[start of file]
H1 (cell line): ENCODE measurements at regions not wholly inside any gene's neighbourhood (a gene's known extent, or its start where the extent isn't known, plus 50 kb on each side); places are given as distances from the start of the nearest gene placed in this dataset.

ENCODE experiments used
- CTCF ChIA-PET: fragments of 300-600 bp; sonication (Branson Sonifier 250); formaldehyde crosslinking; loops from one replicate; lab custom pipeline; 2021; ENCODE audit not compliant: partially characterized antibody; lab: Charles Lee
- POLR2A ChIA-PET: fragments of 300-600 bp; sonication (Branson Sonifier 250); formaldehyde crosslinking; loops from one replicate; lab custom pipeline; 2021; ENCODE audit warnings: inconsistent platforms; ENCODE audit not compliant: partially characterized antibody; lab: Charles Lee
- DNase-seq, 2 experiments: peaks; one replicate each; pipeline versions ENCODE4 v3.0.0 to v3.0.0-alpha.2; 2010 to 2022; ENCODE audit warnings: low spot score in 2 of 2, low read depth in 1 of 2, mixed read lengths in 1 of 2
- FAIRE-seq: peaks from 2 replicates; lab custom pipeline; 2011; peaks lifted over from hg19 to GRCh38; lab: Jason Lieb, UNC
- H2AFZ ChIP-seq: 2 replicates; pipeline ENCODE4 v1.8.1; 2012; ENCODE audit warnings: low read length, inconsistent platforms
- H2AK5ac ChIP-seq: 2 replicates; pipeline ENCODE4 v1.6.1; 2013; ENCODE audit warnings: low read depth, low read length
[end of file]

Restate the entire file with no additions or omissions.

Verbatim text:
H1 (cell line): ENCODE measurements at regions not wholly inside any gene's neighbourhood (a gene's known extent, or its start where the extent isn't known, plus 50 kb on each side); places are given as distances from the start of the nearest gene placed in this dataset.

ENCODE experiments used
- CTCF ChIA-PET: fragments of 300-600 bp; sonication (Branson Sonifier 250); formaldehyde crosslinking; loops from one replicate; lab custom pipeline; 2021; ENCODE audit not compliant: partially characterized antibody; lab: Charles Lee
- POLR2A ChIA-PET: fragments of 300-600 bp; sonication (Branson Sonifier 250); formaldehyde crosslinking; loops from one replicate; lab custom pipeline; 2021; ENCODE audit warnings: inconsistent platforms; ENCODE audit not compliant: partially characterized antibody; lab: Charles Lee
- DNase-seq, 2 experiments: peaks; one replicate each; pipeline versions ENCODE4 v3.0.0 to v3.0.0-alpha.2; 2010 to 2022; ENCODE audit warnings: low spot score in 2 of 2, low read depth in 1 of 2, mixed read lengths in 1 of 2
- FAIRE-seq: peaks from 2 replicates; lab custom pipeline; 2011; peaks lifted over from hg19 to GRCh38; lab: Jason Lieb, UNC
- H2AFZ ChIP-seq: 2 replicates; pipeline ENCODE4 v1.8.1; 2012; ENCODE audit warnings: low read length, inconsistent platforms
- H2AK5ac ChIP-seq: 2 replicates; pipeline ENCODE4 v1.6.1; 2013; ENCODE audit warnings: low read depth, low read length